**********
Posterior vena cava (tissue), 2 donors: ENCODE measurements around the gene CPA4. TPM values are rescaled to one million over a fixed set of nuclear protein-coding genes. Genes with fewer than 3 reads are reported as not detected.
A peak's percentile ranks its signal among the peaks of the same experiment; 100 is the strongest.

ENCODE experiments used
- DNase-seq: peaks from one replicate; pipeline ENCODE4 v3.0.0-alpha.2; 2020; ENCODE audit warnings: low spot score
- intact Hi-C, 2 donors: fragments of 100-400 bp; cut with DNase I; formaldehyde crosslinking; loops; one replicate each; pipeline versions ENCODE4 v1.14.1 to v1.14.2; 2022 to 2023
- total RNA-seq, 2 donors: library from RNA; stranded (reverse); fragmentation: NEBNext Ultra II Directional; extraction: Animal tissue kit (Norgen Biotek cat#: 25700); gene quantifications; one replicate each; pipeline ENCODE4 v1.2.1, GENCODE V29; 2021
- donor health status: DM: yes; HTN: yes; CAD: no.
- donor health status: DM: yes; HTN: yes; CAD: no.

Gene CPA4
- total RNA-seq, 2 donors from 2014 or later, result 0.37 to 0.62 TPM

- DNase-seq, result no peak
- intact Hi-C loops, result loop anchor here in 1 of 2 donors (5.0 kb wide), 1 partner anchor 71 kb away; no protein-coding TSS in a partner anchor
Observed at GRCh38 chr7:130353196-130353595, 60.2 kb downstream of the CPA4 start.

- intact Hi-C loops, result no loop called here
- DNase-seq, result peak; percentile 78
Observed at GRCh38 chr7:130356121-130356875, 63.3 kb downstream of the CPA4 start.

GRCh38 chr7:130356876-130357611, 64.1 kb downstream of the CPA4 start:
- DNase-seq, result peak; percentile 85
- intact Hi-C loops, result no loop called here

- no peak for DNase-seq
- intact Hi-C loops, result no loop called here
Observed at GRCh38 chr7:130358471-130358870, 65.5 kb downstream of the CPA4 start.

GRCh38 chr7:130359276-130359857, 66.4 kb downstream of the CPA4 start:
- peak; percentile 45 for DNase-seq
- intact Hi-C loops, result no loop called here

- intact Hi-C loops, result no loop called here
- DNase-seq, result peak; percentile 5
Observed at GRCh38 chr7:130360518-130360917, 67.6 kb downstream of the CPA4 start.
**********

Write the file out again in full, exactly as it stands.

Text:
Posterior vena cava (tissue), 2 donors: ENCODE measurements around the gene CPA4. TPM values are rescaled to one million over a fixed set of nuclear protein-coding genes. Genes with fewer than 3 reads are reported as not detected.
A peak's percentile ranks its signal among the peaks of the same experiment; 100 is the strongest.

ENCODE experiments used
- DNase-seq: peaks from one replicate; pipeline ENCODE4 v3.0.0-alpha.2; 2020; ENCODE audit warnings: low spot score
- intact Hi-C, 2 donors: fragments of 100-400 bp; cut with DNase I; formaldehyde crosslinking; loops; one replicate each; pipeline versions ENCODE4 v1.14.1 to v1.14.2; 2022 to 2023
- total RNA-seq, 2 donors: library from RNA; stranded (reverse); fragmentation: NEBNext Ultra II Directional; extraction: Animal tissue kit (Norgen Biotek cat#: 25700); gene quantifications; one replicate each; pipeline ENCODE4 v1.2.1, GENCODE V29; 2021
- donor health status: DM: yes; HTN: yes; CAD: no.
- donor health status: DM: yes; HTN: yes; CAD: no.

Gene CPA4
- total RNA-seq, 2 donors from 2014 or later, result 0.37 to 0.62 TPM

- DNase-seq, result no peak
- intact Hi-C loops, result loop anchor here in 1 of 2 donors (5.0 kb wide), 1 partner anchor 71 kb away; no protein-coding TSS in a partner anchor
Observed at GRCh38 chr7:130353196-130353595, 60.2 kb downstream of the CPA4 start.

- intact Hi-C loops, result no loop called here
- DNase-seq, result peak; percentile 78
Observed at GRCh38 chr7:130356121-130356875, 63.3 kb downstream of the CPA4 start.

GRCh38 chr7:130356876-130357611, 64.1 kb downstream of the CPA4 start:
- DNase-seq, result peak; percentile 85
- intact Hi-C loops, result no loop called here

- no peak for DNase-seq
- intact Hi-C loops, result no loop called here
Observed at GRCh38 chr7:130358471-130358870, 65.5 kb downstream of the CPA4 start.

GRCh38 chr7:130359276-130359857, 66.4 kb downstream of the CPA4 start:
- peak; percentile 45 for DNase-seq
- intact Hi-C loops, result no loop called here

- intact Hi-C loops, result no loop called here
- DNase-seq, result peak; percentile 5
Observed at GRCh38 chr7:130360518-130360917, 67.6 kb downstream of the CPA4 start.